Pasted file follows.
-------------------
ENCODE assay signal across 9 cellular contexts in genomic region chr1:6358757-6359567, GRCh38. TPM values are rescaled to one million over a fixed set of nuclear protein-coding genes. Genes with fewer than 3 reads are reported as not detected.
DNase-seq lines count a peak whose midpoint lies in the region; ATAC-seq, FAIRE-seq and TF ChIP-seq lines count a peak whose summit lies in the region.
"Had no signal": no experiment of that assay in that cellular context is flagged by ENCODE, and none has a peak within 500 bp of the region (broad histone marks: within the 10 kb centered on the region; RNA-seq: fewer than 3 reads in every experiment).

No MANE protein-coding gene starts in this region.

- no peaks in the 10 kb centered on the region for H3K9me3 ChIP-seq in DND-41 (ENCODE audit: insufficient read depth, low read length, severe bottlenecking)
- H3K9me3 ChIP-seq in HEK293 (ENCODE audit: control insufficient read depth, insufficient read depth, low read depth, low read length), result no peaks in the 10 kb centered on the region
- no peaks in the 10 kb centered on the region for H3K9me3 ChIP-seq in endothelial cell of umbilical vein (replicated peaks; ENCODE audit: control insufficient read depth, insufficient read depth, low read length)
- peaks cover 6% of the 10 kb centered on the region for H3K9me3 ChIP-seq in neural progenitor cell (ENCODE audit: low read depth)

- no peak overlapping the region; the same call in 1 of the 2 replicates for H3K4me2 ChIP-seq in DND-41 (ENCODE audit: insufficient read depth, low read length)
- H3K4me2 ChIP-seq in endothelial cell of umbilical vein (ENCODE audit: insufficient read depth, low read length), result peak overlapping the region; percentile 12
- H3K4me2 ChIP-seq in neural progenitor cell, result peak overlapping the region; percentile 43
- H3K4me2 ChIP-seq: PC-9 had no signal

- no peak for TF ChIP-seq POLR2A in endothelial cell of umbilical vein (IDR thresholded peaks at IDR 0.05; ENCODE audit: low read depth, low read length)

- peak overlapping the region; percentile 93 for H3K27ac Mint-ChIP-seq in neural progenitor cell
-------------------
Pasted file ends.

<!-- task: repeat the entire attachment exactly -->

ENCODE assay signal across 9 cellular contexts in genomic region chr1:6358757-6359567, GRCh38. TPM values are rescaled to one million over a fixed set of nuclear protein-coding genes. Genes with fewer than 3 reads are reported as not detected.
DNase-seq lines count a peak whose midpoint lies in the region; ATAC-seq, FAIRE-seq and TF ChIP-seq lines count a peak whose summit lies in the region.
"Had no signal": no experiment of that assay in that cellular context is flagged by ENCODE, and none has a peak within 500 bp of the region (broad histone marks: within the 10 kb centered on the region; RNA-seq: fewer than 3 reads in every experiment).

No MANE protein-coding gene starts in this region.

- no peaks in the 10 kb centered on the region for H3K9me3 ChIP-seq in DND-41 (ENCODE audit: insufficient read depth, low read length, severe bottlenecking)
- H3K9me3 ChIP-seq in HEK293 (ENCODE audit: control insufficient read depth, insufficient read depth, low read depth, low read length), result no peaks in the 10 kb centered on the region
- no peaks in the 10 kb centered on the region for H3K9me3 ChIP-seq in endothelial cell of umbilical vein (replicated peaks; ENCODE audit: control insufficient read depth, insufficient read depth, low read length)
- peaks cover 6% of the 10 kb centered on the region for H3K9me3 ChIP-seq in neural progenitor cell (ENCODE audit: low read depth)

- no peak overlapping the region; the same call in 1 of the 2 replicates for H3K4me2 ChIP-seq in DND-41 (ENCODE audit: insufficient read depth, low read length)
- H3K4me2 ChIP-seq in endothelial cell of umbilical vein (ENCODE audit: insufficient read depth, low read length), result peak overlapping the region; percentile 12
- H3K4me2 ChIP-seq in neural progenitor cell, result peak overlapping the region; percentile 43
- H3K4me2 ChIP-seq: PC-9 had no signal

- no peak for TF ChIP-seq POLR2A in endothelial cell of umbilical vein (IDR thresholded peaks at IDR 0.05; ENCODE audit: low read depth, low read length)

- peak overlapping the region; percentile 93 for H3K27ac Mint-ChIP-seq in neural progenitor cell